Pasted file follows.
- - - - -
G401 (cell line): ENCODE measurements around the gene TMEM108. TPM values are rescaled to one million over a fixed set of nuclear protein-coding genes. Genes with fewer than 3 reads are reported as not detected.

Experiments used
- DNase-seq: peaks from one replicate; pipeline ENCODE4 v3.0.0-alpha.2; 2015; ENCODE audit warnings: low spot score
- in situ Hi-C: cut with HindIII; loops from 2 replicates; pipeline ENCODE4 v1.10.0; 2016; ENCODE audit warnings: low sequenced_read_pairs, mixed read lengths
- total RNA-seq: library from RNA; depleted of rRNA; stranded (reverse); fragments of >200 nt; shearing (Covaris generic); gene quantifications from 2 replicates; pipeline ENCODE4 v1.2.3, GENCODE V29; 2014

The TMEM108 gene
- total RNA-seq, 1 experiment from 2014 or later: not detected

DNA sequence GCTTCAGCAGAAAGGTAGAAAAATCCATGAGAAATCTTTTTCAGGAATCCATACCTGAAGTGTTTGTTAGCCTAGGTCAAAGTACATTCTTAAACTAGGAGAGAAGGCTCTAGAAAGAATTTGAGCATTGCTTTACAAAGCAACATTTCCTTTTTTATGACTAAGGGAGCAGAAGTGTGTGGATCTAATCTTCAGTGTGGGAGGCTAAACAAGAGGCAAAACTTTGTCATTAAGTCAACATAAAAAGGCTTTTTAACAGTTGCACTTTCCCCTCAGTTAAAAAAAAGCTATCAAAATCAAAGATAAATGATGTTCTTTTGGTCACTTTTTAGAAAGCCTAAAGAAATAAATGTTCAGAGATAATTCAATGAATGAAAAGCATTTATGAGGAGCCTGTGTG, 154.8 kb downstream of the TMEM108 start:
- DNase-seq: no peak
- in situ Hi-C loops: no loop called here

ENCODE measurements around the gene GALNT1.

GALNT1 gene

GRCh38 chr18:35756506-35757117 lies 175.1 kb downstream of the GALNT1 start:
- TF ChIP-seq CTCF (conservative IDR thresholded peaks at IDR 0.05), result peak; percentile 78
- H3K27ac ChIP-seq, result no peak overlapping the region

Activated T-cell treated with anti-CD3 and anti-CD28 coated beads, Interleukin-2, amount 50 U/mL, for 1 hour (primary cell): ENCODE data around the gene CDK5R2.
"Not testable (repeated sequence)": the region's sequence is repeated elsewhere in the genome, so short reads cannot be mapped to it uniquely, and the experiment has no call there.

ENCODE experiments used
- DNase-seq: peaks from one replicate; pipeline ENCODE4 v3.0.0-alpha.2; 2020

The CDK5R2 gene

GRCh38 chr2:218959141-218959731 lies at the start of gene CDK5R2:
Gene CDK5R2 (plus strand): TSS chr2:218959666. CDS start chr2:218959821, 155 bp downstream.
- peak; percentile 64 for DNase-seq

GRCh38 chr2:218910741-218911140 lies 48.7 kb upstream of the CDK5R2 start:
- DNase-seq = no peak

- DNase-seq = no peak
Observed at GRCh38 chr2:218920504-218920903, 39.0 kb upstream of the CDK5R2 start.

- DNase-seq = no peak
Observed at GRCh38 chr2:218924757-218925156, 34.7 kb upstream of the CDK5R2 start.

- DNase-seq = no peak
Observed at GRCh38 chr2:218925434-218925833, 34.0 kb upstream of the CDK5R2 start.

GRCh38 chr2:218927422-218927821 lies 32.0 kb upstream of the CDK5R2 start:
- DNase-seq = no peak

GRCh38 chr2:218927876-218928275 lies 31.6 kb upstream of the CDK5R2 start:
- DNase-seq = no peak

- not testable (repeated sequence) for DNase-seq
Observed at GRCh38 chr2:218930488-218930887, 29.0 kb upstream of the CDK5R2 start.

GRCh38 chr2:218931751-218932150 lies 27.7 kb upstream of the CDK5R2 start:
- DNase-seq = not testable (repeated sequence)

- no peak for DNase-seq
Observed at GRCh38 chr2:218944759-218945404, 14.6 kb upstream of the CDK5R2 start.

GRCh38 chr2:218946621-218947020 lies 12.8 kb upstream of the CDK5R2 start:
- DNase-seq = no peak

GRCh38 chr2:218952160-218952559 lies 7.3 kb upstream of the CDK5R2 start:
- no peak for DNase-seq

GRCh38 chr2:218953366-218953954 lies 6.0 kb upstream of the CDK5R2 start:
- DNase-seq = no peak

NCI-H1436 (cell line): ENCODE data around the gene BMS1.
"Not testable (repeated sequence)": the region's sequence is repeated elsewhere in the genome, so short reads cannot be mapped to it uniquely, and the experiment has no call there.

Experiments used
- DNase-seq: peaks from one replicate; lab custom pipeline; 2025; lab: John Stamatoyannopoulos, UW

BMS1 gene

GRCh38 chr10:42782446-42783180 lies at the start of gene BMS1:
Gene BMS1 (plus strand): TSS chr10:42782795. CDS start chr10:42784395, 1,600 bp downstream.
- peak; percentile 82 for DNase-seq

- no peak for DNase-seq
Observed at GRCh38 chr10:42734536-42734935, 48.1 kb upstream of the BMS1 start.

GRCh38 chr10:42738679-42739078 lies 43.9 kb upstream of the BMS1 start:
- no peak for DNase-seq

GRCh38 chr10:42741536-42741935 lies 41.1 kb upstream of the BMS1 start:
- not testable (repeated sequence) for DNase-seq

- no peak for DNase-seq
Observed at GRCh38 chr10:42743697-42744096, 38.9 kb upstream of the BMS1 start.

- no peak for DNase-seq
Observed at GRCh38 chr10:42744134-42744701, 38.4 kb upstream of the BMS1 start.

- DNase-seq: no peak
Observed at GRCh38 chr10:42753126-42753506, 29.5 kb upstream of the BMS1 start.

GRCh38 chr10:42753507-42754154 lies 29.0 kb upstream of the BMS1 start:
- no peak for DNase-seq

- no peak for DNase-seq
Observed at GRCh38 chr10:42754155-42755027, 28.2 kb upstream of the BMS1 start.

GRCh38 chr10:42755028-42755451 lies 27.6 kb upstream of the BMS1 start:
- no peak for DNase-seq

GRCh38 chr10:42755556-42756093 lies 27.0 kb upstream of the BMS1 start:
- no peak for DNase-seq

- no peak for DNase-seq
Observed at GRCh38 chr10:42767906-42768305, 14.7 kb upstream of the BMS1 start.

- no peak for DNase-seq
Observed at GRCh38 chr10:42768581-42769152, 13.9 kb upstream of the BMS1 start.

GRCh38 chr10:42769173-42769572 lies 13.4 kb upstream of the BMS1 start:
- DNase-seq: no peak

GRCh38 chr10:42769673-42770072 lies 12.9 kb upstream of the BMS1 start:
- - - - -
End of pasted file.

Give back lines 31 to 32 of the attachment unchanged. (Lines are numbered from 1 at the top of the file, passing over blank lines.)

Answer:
Observed at GRCh38 chr2:218925434-218925833, 34.0 kb upstream of the CDK5R2 start.

GRCh38 chr2:218927422-218927821 lies 32.0 kb upstream of the CDK5R2 start: